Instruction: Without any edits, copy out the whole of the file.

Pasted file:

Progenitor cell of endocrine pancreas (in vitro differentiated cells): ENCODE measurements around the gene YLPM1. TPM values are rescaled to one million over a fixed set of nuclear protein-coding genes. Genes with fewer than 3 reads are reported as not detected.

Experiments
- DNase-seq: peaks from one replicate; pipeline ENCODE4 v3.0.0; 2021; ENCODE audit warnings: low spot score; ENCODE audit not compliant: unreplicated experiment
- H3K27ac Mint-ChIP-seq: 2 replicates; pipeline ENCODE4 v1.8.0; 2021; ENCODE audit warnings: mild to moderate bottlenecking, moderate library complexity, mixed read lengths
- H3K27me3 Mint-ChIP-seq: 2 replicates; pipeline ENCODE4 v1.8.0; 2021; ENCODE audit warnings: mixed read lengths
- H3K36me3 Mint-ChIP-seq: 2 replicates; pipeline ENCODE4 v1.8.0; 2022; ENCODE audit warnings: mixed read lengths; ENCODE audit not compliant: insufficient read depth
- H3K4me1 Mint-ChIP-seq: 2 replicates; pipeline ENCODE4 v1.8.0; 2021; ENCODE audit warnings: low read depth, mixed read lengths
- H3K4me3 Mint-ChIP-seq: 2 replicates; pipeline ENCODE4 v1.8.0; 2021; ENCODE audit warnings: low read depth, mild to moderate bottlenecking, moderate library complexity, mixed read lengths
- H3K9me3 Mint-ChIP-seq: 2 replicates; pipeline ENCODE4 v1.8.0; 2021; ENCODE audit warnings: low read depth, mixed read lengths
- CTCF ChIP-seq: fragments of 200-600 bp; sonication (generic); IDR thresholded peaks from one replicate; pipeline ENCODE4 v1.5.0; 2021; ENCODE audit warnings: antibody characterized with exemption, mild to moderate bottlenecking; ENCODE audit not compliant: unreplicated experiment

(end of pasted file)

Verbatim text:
Progenitor cell of endocrine pancreas (in vitro differentiated cells): ENCODE measurements around the gene YLPM1. TPM values are rescaled to one million over a fixed set of nuclear protein-coding genes. Genes with fewer than 3 reads are reported as not detected.

Experiments
- DNase-seq: peaks from one replicate; pipeline ENCODE4 v3.0.0; 2021; ENCODE audit warnings: low spot score; ENCODE audit not compliant: unreplicated experiment
- H3K27ac Mint-ChIP-seq: 2 replicates; pipeline ENCODE4 v1.8.0; 2021; ENCODE audit warnings: mild to moderate bottlenecking, moderate library complexity, mixed read lengths
- H3K27me3 Mint-ChIP-seq: 2 replicates; pipeline ENCODE4 v1.8.0; 2021; ENCODE audit warnings: mixed read lengths
- H3K36me3 Mint-ChIP-seq: 2 replicates; pipeline ENCODE4 v1.8.0; 2022; ENCODE audit warnings: mixed read lengths; ENCODE audit not compliant: insufficient read depth
- H3K4me1 Mint-ChIP-seq: 2 replicates; pipeline ENCODE4 v1.8.0; 2021; ENCODE audit warnings: low read depth, mixed read lengths
- H3K4me3 Mint-ChIP-seq: 2 replicates; pipeline ENCODE4 v1.8.0; 2021; ENCODE audit warnings: low read depth, mild to moderate bottlenecking, moderate library complexity, mixed read lengths
- H3K9me3 Mint-ChIP-seq: 2 replicates; pipeline ENCODE4 v1.8.0; 2021; ENCODE audit warnings: low read depth, mixed read lengths
- CTCF ChIP-seq: fragments of 200-600 bp; sonication (generic); IDR thresholded peaks from one replicate; pipeline ENCODE4 v1.5.0; 2021; ENCODE audit warnings: antibody characterized with exemption, mild to moderate bottlenecking; ENCODE audit not compliant: unreplicated experiment